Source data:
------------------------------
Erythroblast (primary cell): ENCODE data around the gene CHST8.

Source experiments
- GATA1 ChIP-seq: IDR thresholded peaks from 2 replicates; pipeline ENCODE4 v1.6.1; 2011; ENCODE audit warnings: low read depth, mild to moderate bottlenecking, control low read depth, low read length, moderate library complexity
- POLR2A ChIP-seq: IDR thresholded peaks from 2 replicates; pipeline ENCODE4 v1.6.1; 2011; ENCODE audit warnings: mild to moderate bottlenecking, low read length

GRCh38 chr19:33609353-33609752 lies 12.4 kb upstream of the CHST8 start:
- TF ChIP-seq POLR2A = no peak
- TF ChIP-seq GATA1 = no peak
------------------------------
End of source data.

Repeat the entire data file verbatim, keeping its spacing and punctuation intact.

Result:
Erythroblast (primary cell): ENCODE data around the gene CHST8.

Source experiments
- GATA1 ChIP-seq: IDR thresholded peaks from 2 replicates; pipeline ENCODE4 v1.6.1; 2011; ENCODE audit warnings: low read depth, mild to moderate bottlenecking, control low read depth, low read length, moderate library complexity
- POLR2A ChIP-seq: IDR thresholded peaks from 2 replicates; pipeline ENCODE4 v1.6.1; 2011; ENCODE audit warnings: mild to moderate bottlenecking, low read length

GRCh38 chr19:33609353-33609752 lies 12.4 kb upstream of the CHST8 start:
- TF ChIP-seq POLR2A = no peak
- TF ChIP-seq GATA1 = no peak